And thanks YogiWon/Nick/Billy Congreve:
He looks pretty soothed, hum? he he..
quote:It's William Congreve. Here's the whole quote:
"Music hath charms to soothe the savage breast,
To soften rocks, or bend a knotted oak."
Thanks for the savage beast soothing datums! Aaaaahhhh soothed...
though... here comes more savage beast(ly nerdismsnesses!)
Most astonishing was that the left-hemisphere regions that we found were active in tracking musical structure were the very same ones that are active when deaf people are communicating by sign language. This suggested that what we had identified in the brain wasn't a region that simply processed whether a chord sequence was sensible, or whether a spoken sentence was sensible. We were now looking at a region that responded to sight-to the visual organization of words conveyed through American Sign Language. We found evidence for the existence of a brain region that processes structure in general, when the structure in conveyed over time..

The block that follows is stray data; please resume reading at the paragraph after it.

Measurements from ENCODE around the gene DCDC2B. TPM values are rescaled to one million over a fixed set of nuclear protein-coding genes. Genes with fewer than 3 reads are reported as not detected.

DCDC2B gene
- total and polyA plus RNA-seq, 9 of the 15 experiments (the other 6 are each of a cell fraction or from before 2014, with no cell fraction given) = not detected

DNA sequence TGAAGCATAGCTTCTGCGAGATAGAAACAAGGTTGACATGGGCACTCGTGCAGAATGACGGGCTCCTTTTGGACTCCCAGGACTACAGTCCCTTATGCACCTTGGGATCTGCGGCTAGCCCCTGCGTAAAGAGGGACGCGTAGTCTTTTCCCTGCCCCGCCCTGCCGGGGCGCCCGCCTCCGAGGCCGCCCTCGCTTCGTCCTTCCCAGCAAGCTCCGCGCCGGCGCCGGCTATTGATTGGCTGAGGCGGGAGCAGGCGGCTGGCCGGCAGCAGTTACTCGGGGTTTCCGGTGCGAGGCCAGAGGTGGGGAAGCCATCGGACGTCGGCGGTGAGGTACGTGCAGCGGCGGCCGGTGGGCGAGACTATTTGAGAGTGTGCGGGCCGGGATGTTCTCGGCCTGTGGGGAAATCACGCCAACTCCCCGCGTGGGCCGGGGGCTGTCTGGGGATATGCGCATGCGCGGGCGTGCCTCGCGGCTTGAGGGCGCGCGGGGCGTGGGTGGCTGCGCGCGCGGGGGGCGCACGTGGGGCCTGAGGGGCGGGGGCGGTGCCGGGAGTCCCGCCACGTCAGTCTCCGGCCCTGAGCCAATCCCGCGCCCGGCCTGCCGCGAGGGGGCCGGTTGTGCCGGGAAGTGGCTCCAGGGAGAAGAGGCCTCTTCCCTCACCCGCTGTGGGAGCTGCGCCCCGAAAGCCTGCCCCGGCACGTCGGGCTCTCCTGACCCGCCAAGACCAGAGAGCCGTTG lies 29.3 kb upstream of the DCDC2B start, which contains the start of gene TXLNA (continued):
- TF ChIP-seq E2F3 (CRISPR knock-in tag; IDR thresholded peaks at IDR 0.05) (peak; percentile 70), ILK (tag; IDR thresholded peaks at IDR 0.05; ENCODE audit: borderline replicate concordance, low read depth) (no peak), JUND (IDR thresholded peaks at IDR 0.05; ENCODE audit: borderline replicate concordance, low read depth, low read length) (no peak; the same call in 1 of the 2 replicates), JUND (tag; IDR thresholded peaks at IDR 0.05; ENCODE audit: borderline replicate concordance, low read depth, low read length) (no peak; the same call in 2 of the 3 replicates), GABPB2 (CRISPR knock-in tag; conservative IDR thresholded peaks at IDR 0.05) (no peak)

All sound begins at the eardrum. Right away, sounds get segregated by pitch. Not much lager, speech and music probably diverge into separate processing circuits... The music circuits start to decompose the signal and separately analyze pitch, timbre, contour, and rhythm. The output of the neurons performing these tasks connects to regions in the frontal lobe that put all of it together and try to figure out if there is any structure or order to the temporal patterning of it all. The frontal lobes access our hippocampus and regions in the interior of the temporal lobe and ask if there is anything in our memory banks that can help to understand this signal. Have I heard this particular pattern before? If so, when? What does it mean? Is it part of a larger sequence whose meaning is unfolding right now in front of me?
I went to a HIPpoCAMPUS, does that count?